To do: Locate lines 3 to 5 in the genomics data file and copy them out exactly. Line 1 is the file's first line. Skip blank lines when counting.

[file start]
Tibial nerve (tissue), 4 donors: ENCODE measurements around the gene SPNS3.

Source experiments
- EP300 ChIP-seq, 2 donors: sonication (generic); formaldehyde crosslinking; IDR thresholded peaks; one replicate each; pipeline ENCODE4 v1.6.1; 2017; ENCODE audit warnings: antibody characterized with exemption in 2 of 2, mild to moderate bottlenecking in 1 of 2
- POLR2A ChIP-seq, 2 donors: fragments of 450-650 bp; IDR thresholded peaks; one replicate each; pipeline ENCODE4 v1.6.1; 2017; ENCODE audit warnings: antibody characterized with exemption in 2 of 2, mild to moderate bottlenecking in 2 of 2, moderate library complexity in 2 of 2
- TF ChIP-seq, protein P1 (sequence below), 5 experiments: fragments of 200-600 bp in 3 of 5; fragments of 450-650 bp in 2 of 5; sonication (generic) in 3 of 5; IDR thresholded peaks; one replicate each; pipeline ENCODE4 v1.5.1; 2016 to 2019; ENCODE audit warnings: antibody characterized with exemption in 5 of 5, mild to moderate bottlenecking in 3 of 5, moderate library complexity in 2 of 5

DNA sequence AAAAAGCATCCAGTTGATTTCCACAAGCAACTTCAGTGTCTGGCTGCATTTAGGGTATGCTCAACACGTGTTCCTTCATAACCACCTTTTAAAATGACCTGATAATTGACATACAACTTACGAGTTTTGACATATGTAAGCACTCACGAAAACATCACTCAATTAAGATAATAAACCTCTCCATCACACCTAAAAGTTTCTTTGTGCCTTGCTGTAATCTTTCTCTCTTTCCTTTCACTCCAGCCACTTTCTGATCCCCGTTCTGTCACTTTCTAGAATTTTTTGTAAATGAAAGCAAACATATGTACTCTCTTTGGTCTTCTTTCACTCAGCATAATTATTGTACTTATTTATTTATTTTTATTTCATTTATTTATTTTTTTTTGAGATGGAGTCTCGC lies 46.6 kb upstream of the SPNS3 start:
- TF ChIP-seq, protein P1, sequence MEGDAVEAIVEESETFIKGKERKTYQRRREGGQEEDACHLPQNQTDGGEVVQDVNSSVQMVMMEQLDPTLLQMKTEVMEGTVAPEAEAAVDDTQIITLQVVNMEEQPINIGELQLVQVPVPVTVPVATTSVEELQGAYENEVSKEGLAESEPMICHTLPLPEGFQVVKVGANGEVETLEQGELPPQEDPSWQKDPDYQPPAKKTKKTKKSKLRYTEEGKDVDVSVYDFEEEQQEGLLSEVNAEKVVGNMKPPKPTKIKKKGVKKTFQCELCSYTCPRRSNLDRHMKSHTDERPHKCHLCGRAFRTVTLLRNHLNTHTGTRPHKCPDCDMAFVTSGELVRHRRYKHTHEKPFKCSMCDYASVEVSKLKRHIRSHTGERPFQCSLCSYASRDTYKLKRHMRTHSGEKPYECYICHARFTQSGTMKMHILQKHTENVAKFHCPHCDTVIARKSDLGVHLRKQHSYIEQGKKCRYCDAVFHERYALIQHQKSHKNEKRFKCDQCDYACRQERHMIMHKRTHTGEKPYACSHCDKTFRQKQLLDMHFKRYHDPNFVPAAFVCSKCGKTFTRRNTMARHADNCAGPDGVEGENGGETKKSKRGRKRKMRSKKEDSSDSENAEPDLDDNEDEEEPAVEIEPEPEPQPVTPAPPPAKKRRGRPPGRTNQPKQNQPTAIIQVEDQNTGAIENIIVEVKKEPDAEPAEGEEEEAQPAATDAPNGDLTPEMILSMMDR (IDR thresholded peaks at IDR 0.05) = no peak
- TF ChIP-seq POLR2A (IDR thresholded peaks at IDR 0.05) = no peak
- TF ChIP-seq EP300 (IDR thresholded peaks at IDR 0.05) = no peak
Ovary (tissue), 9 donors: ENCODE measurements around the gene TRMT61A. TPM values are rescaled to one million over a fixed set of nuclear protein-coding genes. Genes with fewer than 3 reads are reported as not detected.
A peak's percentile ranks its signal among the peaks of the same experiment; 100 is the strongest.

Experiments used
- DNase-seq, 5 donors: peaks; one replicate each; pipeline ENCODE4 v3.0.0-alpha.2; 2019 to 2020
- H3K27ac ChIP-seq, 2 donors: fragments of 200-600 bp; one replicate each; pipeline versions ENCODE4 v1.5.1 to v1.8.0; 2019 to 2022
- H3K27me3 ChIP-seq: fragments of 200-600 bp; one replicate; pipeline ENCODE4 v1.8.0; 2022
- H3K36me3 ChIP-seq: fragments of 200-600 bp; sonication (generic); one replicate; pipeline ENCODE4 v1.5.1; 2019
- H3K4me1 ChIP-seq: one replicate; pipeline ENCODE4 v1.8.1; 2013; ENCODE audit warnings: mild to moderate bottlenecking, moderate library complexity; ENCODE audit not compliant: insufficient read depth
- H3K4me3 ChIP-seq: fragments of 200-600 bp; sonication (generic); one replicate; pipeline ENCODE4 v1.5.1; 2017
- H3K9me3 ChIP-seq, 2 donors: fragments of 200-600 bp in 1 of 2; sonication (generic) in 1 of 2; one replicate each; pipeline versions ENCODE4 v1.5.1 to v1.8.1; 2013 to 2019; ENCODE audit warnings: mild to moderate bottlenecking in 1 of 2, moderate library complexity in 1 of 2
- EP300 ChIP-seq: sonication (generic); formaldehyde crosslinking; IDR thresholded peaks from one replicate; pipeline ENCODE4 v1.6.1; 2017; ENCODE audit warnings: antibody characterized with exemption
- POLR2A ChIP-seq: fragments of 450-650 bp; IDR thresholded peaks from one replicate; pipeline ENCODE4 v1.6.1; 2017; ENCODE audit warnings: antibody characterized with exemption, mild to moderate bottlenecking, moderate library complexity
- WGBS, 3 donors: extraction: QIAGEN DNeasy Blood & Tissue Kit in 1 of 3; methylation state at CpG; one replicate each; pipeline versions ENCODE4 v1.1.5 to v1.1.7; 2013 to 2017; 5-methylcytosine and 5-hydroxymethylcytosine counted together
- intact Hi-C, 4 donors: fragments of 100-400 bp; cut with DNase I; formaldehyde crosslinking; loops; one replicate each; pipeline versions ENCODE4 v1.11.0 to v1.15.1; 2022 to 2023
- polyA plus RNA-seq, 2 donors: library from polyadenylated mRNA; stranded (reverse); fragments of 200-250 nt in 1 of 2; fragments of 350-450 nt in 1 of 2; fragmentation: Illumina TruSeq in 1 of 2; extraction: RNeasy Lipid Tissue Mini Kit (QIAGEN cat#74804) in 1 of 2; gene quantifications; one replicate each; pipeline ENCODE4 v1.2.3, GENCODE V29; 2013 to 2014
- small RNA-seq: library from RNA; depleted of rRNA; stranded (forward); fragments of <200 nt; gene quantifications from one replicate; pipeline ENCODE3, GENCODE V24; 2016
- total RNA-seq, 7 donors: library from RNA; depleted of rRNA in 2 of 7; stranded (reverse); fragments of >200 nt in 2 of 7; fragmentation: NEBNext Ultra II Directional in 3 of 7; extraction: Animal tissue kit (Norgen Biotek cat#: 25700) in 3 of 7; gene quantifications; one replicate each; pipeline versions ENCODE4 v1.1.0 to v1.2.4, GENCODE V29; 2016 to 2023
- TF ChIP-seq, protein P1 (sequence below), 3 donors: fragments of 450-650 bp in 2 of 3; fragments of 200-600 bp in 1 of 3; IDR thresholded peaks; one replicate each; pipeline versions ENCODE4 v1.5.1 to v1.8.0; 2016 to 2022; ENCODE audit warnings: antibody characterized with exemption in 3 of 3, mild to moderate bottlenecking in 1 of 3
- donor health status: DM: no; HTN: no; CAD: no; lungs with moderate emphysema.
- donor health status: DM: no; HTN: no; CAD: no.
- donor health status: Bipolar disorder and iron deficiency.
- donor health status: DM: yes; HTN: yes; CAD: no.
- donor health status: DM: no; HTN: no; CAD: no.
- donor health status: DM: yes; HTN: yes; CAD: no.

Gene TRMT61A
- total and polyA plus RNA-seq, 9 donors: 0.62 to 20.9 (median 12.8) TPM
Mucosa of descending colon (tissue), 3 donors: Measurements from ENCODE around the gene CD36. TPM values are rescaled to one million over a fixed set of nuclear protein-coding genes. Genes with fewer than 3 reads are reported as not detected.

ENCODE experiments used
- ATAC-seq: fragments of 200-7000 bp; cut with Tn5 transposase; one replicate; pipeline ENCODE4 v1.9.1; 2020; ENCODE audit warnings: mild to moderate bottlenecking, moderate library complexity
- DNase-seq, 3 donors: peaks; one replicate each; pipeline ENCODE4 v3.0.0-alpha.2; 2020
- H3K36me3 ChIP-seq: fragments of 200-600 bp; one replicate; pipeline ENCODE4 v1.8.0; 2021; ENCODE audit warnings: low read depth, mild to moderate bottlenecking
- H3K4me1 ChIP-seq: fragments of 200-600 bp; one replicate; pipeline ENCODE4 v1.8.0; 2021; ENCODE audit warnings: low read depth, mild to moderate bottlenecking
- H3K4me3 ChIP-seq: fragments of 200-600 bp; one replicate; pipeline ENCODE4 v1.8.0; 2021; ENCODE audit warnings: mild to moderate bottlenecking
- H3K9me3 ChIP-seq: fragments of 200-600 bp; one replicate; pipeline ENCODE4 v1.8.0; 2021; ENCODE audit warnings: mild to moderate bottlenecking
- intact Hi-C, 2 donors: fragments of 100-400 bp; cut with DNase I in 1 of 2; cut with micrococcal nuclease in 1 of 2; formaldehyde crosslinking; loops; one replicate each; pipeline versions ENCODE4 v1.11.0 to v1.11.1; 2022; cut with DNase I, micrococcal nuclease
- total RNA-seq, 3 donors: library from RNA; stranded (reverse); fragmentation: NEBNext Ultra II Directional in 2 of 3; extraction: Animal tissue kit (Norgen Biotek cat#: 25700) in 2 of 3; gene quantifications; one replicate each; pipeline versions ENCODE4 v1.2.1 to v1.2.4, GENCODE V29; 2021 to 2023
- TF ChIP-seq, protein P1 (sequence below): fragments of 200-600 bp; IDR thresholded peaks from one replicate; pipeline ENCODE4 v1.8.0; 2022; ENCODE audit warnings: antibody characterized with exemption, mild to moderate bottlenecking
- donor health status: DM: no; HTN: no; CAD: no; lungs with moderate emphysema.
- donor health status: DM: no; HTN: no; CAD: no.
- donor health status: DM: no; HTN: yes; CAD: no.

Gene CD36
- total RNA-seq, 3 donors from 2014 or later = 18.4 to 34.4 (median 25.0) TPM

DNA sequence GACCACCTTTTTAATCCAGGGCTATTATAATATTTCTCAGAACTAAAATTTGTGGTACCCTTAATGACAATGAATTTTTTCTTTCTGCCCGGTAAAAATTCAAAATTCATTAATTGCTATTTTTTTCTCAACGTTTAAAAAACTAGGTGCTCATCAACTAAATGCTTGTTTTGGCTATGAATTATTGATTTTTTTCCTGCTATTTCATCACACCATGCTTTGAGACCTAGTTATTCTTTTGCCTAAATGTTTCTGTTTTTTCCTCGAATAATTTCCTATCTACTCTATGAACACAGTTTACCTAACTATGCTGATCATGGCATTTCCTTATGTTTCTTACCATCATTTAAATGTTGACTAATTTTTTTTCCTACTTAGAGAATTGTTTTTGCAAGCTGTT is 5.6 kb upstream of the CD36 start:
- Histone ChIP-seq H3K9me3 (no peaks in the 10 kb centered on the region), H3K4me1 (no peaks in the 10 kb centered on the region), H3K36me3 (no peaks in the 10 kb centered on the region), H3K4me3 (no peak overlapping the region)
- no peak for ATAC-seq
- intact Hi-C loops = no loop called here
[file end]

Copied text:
- EP300 ChIP-seq, 2 donors: sonication (generic); formaldehyde crosslinking; IDR thresholded peaks; one replicate each; pipeline ENCODE4 v1.6.1; 2017; ENCODE audit warnings: antibody characterized with exemption in 2 of 2, mild to moderate bottlenecking in 1 of 2
- POLR2A ChIP-seq, 2 donors: fragments of 450-650 bp; IDR thresholded peaks; one replicate each; pipeline ENCODE4 v1.6.1; 2017; ENCODE audit warnings: antibody characterized with exemption in 2 of 2, mild to moderate bottlenecking in 2 of 2, moderate library complexity in 2 of 2
- TF ChIP-seq, protein P1 (sequence below), 5 experiments: fragments of 200-600 bp in 3 of 5; fragments of 450-650 bp in 2 of 5; sonication (generic) in 3 of 5; IDR thresholded peaks; one replicate each; pipeline ENCODE4 v1.5.1; 2016 to 2019; ENCODE audit warnings: antibody characterized with exemption in 5 of 5, mild to moderate bottlenecking in 3 of 5, moderate library complexity in 2 of 5